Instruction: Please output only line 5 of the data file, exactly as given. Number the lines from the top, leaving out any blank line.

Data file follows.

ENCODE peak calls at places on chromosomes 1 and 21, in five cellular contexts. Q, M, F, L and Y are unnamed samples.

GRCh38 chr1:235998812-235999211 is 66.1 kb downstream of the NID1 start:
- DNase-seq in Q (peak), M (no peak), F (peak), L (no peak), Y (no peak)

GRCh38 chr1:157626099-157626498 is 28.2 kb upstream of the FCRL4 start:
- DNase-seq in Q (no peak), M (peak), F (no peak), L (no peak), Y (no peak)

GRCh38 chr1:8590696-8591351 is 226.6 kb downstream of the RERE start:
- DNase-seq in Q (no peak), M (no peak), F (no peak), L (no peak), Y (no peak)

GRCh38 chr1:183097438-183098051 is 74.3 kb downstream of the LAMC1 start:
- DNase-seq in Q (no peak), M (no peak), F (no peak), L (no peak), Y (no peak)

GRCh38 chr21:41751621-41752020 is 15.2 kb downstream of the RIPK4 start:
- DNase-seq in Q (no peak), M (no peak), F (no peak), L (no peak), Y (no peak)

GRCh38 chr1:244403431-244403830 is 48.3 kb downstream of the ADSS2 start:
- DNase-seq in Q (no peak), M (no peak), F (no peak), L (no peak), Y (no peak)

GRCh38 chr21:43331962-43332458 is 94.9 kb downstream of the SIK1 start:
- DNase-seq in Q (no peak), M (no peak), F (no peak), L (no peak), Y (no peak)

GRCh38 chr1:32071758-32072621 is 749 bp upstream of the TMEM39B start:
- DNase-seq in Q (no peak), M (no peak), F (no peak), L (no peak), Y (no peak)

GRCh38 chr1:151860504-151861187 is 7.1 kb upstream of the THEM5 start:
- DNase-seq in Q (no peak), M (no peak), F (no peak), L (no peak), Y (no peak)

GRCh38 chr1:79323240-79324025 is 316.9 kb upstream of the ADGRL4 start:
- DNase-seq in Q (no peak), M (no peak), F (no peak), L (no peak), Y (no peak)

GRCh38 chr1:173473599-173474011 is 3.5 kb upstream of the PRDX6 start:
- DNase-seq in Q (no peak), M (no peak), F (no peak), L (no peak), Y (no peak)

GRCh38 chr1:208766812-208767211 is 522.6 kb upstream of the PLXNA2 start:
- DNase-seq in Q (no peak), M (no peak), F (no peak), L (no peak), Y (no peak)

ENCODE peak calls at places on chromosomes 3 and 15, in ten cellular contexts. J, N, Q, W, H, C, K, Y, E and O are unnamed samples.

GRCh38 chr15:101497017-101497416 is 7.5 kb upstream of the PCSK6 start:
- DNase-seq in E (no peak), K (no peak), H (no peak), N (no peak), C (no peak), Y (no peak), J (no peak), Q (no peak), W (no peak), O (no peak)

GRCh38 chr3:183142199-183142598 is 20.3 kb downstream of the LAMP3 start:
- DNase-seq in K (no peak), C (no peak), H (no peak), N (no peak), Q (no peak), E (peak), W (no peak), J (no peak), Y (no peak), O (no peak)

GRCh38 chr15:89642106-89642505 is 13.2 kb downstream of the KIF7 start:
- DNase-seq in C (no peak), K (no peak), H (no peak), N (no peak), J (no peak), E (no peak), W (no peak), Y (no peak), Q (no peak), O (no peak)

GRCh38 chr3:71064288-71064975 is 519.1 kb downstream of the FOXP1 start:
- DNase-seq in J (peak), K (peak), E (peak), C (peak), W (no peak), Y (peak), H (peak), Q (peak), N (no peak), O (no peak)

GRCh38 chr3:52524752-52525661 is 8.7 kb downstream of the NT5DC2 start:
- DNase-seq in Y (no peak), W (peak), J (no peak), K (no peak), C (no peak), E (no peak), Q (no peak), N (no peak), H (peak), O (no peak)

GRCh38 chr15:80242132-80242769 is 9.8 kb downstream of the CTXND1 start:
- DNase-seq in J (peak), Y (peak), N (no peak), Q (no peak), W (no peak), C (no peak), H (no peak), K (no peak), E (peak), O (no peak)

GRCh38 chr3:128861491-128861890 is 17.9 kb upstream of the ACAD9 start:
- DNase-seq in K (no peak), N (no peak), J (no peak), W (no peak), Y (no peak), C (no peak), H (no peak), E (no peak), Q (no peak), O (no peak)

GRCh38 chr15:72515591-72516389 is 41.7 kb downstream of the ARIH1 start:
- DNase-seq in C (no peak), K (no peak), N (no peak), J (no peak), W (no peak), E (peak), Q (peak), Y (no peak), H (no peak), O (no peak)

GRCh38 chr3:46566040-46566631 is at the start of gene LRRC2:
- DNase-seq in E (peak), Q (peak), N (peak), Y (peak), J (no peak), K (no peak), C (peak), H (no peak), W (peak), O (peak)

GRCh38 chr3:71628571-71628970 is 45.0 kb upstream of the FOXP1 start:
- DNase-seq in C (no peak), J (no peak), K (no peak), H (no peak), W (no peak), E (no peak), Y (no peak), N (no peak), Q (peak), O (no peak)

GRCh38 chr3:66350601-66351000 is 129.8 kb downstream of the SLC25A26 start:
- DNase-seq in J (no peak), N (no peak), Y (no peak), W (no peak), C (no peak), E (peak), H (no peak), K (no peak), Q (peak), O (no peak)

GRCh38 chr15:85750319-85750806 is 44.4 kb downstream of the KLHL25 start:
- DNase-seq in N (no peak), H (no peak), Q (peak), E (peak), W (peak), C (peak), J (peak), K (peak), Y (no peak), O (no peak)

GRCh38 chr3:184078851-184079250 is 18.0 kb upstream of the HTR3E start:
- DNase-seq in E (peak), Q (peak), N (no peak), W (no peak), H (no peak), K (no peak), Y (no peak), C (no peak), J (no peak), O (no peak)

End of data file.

- DNase-seq in Q (no peak), M (peak), F (no peak), L (no peak), Y (no peak)